Wait For Boeing Stock To Really Take Off

Will Boeing (NYSE:BA) stock wing higher this year?

image of a Boeing 737 max aircraft
Source: Marco Menezes / Shutterstock.com

The Chicago-based airplane manufacturer’s share price managed to claw its way out of the hole it found itself in when its 737 Max aircraft were grounded worldwide between March 2019 and December 2020 after 346 people were killed in two high-profile crashes.

But at its current price of just under $190 a share, BA stock remains 55% below the $440 it was sitting at before the 737 Max crisis. Analysts remain bullish on Boeing and its prospects. However, the Russian attacks on Ukraine have caused new headaches for the company’s global operations and sparked renewed volatility in the share price. Since mid-February, the stock has dropped 13%.

The Russia Problem

Russia’s invasion of Ukraine has put many companies in a precarious position, especially those that have a global footprint. But the Russian attack has caused some particularly difficult issues for Boeing. Those issues include disruptions to the supply of titanium that Boeing sources from Russia and is dependent on to build its airplanes. (The company spent about $9 billion buying titanium from Russia over the past decade.)

There are also concerns that Boeing could be prevented from making any future sales to Russia as the U.S. government implements increasingly tough economic sanctions on the country following its attack on Ukraine.

For its part, Boeing has been doing its best to be a good corporate citizen. In response to the invasion of Ukraine, the company announced that it is suspending parts, maintenance and technical support for Russian airlines as well as its operations in Moscow. Additionally, Boeing has halted its operations at its Moscow Training Campus and temporarily closed its office in Kyiv.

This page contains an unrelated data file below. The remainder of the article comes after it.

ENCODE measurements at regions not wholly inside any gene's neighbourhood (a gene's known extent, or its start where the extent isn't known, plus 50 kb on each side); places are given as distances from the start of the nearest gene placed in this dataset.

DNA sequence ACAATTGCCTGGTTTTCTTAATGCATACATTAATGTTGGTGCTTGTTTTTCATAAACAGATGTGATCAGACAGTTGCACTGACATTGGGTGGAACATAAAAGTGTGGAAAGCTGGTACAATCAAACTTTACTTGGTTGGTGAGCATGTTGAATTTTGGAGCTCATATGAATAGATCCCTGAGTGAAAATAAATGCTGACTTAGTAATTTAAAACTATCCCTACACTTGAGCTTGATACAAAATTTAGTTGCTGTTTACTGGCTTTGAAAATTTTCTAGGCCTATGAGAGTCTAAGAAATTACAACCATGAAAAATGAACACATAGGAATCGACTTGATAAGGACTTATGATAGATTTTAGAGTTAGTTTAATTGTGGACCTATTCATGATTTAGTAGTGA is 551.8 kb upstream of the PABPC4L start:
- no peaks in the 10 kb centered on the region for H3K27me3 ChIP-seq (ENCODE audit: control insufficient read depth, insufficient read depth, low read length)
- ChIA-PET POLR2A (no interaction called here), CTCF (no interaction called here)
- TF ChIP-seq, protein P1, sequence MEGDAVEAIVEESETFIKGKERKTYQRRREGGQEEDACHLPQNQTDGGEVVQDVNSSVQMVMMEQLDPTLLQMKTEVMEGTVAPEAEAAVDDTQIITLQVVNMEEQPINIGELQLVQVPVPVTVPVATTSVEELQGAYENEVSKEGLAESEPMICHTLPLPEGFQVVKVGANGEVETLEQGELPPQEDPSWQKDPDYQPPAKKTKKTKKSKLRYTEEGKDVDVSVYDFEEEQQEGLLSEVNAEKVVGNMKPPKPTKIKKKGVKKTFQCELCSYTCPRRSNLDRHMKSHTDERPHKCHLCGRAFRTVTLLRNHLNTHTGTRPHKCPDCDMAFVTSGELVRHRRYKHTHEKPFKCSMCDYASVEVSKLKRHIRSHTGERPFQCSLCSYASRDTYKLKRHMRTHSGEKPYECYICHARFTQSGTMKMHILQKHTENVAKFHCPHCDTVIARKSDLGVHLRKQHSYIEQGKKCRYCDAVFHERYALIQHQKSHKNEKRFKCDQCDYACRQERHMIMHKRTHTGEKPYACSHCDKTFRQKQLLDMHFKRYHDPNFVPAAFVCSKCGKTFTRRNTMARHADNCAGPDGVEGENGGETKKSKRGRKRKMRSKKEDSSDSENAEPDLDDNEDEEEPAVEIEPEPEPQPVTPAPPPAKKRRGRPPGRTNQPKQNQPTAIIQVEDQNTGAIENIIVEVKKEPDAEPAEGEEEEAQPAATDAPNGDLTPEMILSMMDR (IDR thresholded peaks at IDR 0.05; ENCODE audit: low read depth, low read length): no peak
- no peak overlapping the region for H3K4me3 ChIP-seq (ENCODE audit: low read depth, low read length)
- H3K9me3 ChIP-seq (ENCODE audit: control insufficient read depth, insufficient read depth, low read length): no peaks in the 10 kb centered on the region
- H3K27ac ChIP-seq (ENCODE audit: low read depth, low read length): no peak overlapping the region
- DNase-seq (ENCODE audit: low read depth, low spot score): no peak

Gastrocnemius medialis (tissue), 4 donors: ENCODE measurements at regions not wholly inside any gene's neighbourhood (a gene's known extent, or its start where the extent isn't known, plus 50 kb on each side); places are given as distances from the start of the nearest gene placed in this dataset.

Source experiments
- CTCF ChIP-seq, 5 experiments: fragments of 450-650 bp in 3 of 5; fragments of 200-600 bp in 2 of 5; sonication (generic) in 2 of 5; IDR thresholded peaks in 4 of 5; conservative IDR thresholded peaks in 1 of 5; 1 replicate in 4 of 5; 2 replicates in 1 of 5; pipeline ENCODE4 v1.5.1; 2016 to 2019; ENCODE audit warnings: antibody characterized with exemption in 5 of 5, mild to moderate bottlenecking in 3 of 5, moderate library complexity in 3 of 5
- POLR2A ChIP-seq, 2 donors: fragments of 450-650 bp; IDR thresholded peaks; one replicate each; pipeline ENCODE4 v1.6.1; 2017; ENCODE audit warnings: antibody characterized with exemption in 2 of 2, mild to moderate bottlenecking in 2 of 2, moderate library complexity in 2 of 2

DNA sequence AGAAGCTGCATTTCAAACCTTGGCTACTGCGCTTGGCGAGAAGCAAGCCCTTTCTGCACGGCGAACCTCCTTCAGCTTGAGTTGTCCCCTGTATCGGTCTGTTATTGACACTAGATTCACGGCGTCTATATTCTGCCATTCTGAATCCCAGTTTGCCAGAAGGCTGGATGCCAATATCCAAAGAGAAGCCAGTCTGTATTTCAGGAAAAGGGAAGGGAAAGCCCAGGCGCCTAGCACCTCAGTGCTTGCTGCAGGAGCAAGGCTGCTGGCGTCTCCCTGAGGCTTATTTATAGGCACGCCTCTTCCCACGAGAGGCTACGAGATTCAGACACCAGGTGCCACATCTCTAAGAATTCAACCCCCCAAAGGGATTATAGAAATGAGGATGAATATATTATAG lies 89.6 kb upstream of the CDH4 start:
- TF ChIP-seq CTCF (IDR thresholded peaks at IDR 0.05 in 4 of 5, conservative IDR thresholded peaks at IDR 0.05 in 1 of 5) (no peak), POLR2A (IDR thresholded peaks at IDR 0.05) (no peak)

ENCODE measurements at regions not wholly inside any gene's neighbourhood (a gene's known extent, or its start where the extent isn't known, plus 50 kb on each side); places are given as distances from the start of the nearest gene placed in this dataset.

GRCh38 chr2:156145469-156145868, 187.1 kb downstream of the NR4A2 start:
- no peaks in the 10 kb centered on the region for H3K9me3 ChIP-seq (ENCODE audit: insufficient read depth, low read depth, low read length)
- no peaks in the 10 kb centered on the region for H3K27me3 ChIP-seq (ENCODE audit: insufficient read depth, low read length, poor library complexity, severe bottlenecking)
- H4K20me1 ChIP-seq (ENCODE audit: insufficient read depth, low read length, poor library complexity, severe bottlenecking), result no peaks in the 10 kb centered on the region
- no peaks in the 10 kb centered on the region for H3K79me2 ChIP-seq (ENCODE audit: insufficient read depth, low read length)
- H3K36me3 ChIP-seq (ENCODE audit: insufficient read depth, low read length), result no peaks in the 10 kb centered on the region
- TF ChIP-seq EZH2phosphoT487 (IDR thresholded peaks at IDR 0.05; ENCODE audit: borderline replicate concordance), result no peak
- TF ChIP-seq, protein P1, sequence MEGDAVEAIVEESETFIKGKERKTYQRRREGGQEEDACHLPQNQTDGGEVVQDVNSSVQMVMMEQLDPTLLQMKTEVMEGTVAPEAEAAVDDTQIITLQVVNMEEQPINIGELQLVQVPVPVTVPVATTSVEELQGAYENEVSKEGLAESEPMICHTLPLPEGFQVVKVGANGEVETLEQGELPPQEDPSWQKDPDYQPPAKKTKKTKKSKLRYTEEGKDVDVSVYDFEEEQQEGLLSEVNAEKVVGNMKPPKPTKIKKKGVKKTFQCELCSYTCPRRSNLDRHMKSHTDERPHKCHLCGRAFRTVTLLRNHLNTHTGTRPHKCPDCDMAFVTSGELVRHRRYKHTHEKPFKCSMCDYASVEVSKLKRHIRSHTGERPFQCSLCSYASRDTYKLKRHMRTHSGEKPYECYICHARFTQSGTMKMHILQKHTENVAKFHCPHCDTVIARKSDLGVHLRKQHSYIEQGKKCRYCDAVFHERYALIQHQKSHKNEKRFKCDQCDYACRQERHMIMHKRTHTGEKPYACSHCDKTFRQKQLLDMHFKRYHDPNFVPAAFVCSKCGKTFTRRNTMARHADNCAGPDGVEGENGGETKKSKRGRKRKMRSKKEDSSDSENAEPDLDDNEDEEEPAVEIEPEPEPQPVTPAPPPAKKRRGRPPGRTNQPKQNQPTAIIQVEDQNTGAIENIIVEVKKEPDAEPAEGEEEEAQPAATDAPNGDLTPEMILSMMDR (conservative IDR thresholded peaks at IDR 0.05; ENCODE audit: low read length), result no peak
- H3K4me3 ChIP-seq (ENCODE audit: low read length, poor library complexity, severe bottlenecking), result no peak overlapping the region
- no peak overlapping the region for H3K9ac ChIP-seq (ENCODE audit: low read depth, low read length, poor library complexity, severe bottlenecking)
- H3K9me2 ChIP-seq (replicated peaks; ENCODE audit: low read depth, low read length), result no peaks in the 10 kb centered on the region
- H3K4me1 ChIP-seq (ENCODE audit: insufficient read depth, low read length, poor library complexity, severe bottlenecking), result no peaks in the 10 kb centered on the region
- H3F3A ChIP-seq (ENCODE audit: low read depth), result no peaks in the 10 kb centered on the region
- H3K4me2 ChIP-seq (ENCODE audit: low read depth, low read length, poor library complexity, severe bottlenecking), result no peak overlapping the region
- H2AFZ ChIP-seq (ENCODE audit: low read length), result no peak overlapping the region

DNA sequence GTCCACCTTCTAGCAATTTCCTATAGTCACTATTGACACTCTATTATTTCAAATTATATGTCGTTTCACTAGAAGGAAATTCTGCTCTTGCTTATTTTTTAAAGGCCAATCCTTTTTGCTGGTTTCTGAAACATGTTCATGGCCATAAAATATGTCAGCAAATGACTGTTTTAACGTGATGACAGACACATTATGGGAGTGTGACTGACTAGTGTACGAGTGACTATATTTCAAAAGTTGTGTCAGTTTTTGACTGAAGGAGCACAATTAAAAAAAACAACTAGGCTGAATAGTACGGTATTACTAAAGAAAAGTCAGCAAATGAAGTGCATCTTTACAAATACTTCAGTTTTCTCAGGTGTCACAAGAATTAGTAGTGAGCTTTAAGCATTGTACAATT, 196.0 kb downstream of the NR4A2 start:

Boeing’s moves are likely to have an impact as the company employs thousands of people in Russia, including at a major design center in Moscow. However, the decision to scale back its operations in Russia are adding to the volatility in BA stock.

Lingering 737 Max Fallout

While Boeing’s 737 Max aircraft have been recertified and cleared to fly in most jurisdictions around the world, and the company is doing its best to put the 2019 crashes and the scandal that followed behind it, there continues to be lingering fallout from the events that led to the 737 Max aircraft being grounded. This includes a new documentary series on Netflix (NASDAQ:NFLX) called Downfall: The Case Against Boeing that chronicles, in stark details, the internal events that led to the catastrophic airplane crashes.

However, despite this fallout, Boeing is managing to rebuild its business with new orders for its aircraft. Most recently, Qatar Airways ordered 34 new 777X cargo aircraft from Boeing, with an option for 16 additional aircraft. The pace of new orders is one reason why analysts are turning bullish on BA stock. Wall Street also continues to like that Boeing has a duopoly on aircraft manufacturing, with Europe’s Airbus SE (OTCMKTS:EADSY) being the only other commercial airplane builder in the world.

RBC Capital Markets recently placed a “buy” rating on BA stock along with a $285 price target. Among 21 analysts who cover Boeing, the median price target on the company’s stock is currently $265.

Be Careful With Boeing Stock

While it is true that Boeing is getting its business back on track after a couple of very bad years, getting its aircraft recertified and attracting new orders, it is still early days and the company’s share price still has a lot of ground to make up.

The 737 Max crashes are still fresh in a lot of minds. And the current complications created by Russia’s invasion of Ukraine cast some additional clouds over the company in the near-term.

For these reasons, investors should be cautious with Boeing. Right now, BA stock is not a buy.

On the date of publication, Joel Baglole did not have (either directly or indirectly) any positions in the securities mentioned in this article. The opinions expressed in this article are those of the writer, subject to the InvestorPlace.com Publishing Guidelines.

Joel Baglole has been a business journalist for 20 years. He spent five years as a staff reporter at The Wall Street Journal, and has also written for The Washington Post and Toronto Star newspapers, as well as financial websites such as The Motley Fool and Investopedia.


Article printed from InvestorPlace Media, https://investorplace.com/2022/03/wait-for-boeing-stock-to-really-take-off/.

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